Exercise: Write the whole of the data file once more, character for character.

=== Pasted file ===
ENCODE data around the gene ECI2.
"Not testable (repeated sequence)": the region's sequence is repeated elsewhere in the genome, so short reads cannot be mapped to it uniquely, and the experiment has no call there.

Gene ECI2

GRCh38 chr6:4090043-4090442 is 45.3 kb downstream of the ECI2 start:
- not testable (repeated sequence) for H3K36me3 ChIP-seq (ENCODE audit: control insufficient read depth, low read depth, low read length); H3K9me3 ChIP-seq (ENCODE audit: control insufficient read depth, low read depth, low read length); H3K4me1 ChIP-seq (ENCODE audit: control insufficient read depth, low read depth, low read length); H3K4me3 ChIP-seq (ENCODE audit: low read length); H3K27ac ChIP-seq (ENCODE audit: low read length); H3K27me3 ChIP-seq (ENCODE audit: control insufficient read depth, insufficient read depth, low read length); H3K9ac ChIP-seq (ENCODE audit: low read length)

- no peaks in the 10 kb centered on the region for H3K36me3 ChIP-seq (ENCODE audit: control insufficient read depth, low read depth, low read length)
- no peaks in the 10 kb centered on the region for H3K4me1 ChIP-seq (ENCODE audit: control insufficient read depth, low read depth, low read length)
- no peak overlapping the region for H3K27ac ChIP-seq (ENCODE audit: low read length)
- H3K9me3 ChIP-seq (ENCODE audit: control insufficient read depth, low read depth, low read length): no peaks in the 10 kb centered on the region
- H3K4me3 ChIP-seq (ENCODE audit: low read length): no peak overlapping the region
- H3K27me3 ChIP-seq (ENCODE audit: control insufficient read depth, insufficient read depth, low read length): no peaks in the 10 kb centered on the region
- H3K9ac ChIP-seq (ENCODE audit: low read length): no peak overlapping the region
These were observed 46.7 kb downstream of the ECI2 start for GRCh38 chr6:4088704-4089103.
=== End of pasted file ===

ENCODE data around the gene ECI2.
"Not testable (repeated sequence)": the region's sequence is repeated elsewhere in the genome, so short reads cannot be mapped to it uniquely, and the experiment has no call there.

Gene ECI2

GRCh38 chr6:4090043-4090442 is 45.3 kb downstream of the ECI2 start:
- not testable (repeated sequence) for H3K36me3 ChIP-seq (ENCODE audit: control insufficient read depth, low read depth, low read length); H3K9me3 ChIP-seq (ENCODE audit: control insufficient read depth, low read depth, low read length); H3K4me1 ChIP-seq (ENCODE audit: control insufficient read depth, low read depth, low read length); H3K4me3 ChIP-seq (ENCODE audit: low read length); H3K27ac ChIP-seq (ENCODE audit: low read length); H3K27me3 ChIP-seq (ENCODE audit: control insufficient read depth, insufficient read depth, low read length); H3K9ac ChIP-seq (ENCODE audit: low read length)

- no peaks in the 10 kb centered on the region for H3K36me3 ChIP-seq (ENCODE audit: control insufficient read depth, low read depth, low read length)
- no peaks in the 10 kb centered on the region for H3K4me1 ChIP-seq (ENCODE audit: control insufficient read depth, low read depth, low read length)
- no peak overlapping the region for H3K27ac ChIP-seq (ENCODE audit: low read length)
- H3K9me3 ChIP-seq (ENCODE audit: control insufficient read depth, low read depth, low read length): no peaks in the 10 kb centered on the region
- H3K4me3 ChIP-seq (ENCODE audit: low read length): no peak overlapping the region
- H3K27me3 ChIP-seq (ENCODE audit: control insufficient read depth, insufficient read depth, low read length): no peaks in the 10 kb centered on the region
- H3K9ac ChIP-seq (ENCODE audit: low read length): no peak overlapping the region
These were observed 46.7 kb downstream of the ECI2 start for GRCh38 chr6:4088704-4089103.